Over-Zealous Business Manager Hides First-Aid Kit

Everyday P-12 Business manager, Mrs Dorothy Reid, may have finally signed her own departure ticket to the Everyday Nursing Home.

People kept taking things out of it

Dorothy Reid Business Manager

The long-term employee, well-known for her penny-pinching ways, hid the school first-aid kit. Mrs Reid claimed she had a valid reason for relocating the essential supplies. ‘People kept taking things out of it,’ she said. ‘I’d check the first-aid kit at the end of the day and there would be several Band-Aids missing. The next day someone would have taken a bandage. Every day it was the same story. If it kept going at that rate the kit would have been empty at the end of each week.’

Ms Ruth Horan, assistant principal, was less than complimentary of Mrs Reid’s decision. ‘Of course people are taking things from it! That’s what it’s there for.’ The business manager was told in no uncertain terms that she would place the first-aid kit back in the sick bay and that it is her role to keep the kit fully-stocked.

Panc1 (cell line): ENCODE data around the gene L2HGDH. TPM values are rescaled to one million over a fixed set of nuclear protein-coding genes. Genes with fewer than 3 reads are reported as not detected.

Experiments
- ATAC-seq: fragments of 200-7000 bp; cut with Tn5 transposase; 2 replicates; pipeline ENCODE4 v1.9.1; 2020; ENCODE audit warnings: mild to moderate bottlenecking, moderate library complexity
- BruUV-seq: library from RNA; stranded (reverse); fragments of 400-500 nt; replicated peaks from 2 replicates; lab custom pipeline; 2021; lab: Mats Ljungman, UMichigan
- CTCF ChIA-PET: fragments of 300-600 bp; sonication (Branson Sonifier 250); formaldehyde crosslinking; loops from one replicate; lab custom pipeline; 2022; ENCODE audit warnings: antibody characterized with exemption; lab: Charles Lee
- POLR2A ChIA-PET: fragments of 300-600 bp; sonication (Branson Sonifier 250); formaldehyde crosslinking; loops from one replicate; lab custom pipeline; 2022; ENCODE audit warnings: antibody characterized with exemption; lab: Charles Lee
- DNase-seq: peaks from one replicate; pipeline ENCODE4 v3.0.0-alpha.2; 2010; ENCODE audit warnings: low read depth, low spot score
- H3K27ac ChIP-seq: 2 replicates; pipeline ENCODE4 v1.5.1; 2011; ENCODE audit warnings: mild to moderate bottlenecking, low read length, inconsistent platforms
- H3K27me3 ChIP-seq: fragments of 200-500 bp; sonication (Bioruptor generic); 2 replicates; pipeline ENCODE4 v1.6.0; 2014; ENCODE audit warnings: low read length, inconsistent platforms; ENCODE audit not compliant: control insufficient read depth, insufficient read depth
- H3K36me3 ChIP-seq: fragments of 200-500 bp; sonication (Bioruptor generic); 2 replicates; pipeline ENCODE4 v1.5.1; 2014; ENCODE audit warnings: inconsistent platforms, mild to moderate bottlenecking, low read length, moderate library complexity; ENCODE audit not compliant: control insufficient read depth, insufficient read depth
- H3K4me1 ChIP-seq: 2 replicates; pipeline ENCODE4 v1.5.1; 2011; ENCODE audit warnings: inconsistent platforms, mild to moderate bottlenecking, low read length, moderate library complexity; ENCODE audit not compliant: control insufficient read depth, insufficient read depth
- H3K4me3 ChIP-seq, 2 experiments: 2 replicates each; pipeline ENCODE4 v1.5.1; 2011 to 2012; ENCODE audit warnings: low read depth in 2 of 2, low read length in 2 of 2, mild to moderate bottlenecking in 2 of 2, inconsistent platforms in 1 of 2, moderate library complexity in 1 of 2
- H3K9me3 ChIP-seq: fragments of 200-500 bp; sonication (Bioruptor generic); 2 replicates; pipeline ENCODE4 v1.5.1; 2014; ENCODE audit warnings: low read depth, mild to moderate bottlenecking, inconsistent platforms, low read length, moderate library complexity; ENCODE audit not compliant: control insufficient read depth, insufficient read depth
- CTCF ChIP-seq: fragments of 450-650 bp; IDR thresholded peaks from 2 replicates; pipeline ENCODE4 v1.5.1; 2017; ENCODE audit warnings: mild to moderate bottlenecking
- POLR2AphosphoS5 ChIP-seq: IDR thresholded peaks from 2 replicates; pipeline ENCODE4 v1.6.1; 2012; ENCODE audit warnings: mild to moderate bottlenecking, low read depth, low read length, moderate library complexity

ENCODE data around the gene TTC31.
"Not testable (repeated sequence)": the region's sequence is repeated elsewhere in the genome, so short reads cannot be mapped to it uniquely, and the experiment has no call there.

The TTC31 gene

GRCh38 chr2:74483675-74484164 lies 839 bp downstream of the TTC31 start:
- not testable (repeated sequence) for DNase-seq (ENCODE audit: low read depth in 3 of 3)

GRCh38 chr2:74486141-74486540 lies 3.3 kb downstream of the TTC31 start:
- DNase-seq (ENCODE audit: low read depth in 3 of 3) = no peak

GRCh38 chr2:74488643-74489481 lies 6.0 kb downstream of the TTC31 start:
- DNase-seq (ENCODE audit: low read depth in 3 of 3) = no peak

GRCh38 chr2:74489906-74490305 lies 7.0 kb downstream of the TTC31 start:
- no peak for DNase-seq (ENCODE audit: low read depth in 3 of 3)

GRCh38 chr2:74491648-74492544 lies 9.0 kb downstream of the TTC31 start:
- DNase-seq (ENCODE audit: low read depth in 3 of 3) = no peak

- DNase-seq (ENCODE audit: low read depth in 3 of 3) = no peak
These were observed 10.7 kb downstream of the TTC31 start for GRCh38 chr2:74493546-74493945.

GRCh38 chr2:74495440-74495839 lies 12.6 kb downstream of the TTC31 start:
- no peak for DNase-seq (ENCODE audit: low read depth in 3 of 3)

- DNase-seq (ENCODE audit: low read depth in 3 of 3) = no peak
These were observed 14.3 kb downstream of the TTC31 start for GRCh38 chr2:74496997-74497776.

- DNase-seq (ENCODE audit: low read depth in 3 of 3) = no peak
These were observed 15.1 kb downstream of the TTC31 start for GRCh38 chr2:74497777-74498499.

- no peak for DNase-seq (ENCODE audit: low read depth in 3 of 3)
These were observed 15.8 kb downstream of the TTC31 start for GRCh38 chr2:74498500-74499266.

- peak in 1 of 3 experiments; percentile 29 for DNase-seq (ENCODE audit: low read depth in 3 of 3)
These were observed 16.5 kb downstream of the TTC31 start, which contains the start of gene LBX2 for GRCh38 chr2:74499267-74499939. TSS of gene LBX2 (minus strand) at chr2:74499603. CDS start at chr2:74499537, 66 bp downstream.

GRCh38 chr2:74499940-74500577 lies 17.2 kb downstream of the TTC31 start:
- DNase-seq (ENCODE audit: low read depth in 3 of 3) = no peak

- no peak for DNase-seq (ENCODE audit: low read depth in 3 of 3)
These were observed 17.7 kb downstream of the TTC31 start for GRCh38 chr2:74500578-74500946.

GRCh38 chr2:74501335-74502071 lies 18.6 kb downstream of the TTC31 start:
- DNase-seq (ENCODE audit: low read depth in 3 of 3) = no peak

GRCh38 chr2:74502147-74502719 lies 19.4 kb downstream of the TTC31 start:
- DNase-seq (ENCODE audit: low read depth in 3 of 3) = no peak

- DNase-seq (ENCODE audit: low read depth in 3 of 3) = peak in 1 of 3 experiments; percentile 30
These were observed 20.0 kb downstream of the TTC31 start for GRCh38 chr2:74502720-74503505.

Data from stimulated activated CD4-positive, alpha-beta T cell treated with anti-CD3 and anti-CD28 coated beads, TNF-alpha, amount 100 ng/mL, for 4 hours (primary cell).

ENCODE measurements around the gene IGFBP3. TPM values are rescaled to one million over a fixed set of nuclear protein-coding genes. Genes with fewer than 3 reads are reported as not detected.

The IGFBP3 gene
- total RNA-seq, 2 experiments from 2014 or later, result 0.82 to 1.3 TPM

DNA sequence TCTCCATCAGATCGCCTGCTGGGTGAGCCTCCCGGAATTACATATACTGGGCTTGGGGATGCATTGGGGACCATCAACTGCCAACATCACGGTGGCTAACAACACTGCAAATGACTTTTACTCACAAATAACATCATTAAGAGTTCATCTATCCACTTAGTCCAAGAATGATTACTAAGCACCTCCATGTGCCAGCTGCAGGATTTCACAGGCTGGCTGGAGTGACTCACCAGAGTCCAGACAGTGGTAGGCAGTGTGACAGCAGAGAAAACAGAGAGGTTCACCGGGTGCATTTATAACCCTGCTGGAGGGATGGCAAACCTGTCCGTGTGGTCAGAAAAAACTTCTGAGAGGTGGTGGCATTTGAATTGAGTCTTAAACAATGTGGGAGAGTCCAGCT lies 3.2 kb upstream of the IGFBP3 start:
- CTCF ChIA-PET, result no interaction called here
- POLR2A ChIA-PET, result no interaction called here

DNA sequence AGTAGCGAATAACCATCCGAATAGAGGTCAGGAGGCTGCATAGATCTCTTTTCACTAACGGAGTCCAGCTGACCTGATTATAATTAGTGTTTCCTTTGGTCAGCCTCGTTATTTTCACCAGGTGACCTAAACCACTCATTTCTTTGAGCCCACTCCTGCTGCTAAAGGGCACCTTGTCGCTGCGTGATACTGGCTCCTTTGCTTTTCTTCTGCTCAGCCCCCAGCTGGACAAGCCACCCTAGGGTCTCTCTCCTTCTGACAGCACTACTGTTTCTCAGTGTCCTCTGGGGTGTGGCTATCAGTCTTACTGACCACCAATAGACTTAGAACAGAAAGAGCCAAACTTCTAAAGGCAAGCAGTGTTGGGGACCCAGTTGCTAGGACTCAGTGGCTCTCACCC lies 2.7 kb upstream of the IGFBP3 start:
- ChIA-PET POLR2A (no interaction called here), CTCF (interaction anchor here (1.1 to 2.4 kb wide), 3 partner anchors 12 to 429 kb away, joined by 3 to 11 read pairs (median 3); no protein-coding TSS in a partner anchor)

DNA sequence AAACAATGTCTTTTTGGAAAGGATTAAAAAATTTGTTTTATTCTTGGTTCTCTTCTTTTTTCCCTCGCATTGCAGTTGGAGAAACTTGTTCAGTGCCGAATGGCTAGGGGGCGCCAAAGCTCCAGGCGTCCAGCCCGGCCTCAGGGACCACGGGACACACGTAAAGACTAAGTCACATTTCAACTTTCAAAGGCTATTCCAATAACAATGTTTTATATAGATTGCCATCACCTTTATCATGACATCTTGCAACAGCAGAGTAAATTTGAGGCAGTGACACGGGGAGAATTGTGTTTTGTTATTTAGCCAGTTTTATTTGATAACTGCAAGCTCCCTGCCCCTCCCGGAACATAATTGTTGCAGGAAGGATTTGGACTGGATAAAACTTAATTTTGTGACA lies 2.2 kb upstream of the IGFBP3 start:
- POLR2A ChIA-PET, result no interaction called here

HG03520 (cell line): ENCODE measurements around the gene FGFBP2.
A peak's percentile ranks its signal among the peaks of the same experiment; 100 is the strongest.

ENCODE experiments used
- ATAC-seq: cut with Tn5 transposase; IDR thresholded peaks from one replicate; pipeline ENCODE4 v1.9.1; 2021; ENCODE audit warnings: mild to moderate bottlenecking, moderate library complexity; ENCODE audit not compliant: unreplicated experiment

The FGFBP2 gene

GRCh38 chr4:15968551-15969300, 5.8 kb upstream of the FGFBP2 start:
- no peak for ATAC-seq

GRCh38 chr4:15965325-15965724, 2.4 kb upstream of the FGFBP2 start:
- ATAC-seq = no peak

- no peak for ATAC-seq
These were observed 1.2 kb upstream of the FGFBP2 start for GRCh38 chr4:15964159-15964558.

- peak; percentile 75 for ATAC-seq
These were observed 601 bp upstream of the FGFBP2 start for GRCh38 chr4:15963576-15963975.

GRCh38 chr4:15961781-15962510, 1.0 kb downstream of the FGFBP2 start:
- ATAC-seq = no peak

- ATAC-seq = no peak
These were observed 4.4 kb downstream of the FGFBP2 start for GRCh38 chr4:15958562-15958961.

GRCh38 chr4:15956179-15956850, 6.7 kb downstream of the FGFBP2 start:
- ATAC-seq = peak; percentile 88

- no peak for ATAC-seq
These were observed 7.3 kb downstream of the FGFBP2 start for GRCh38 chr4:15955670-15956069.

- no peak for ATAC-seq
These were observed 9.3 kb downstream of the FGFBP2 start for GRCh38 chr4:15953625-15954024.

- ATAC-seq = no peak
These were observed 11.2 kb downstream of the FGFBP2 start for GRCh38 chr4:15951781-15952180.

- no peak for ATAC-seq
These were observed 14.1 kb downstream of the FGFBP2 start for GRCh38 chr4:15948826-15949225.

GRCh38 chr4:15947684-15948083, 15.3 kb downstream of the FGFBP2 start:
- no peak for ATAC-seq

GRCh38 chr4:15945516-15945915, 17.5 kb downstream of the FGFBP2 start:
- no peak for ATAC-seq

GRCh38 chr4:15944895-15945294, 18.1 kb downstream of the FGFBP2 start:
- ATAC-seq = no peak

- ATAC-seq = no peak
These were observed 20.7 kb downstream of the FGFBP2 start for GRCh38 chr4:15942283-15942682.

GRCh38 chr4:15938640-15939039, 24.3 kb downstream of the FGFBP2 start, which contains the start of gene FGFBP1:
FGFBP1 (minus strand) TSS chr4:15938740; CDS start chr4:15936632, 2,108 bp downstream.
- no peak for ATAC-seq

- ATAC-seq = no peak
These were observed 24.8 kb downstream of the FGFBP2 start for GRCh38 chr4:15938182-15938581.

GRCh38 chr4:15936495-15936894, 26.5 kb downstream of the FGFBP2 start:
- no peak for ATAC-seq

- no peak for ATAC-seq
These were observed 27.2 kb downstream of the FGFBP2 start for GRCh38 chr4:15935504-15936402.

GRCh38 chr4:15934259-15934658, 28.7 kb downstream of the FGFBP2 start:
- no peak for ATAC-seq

Shortly after the kit duly appeared in its regular position, however Mrs Reid had placed a collection tin next to it. Stuck to the tin was a notice outlining the prices for each item, such as ‘Band-Aids 50 cents, bandages $3, ice packs $2 for ten minutes usage.’ The officious office lady had also printed notes for yard duty teachers to send home with parents of injured children indicating the amount of money they now owed the school.

Band-Aids 50 cents, bandages $3, ice packs $2 for ten minutes usage.

Dorothy Reid Business Manager

This time it was principal, Mr James Matthews, who corrected Mrs Reid’s behaviour. ‘I told Dot that we can’t charge for caring for injured students. Next thing I know the collection tin was gone and in its place was her “Does this student need a Band-Aid?” flowchart.’ Mrs Reid had created the flowchart for teachers to use when deciding on whether or not to administer a Band-Aid to an injured student.

However, in a case of what some may call poetic justice, the elderly office lady had a fall on her way to her car, badly skinning her knee. ‘I went through the flowchart with her,’ said Ms Horan, ‘and decided she didn’t need a Band-Aid. I did note that if she did still want one she could purchase one from the school for 50 cents.’

 

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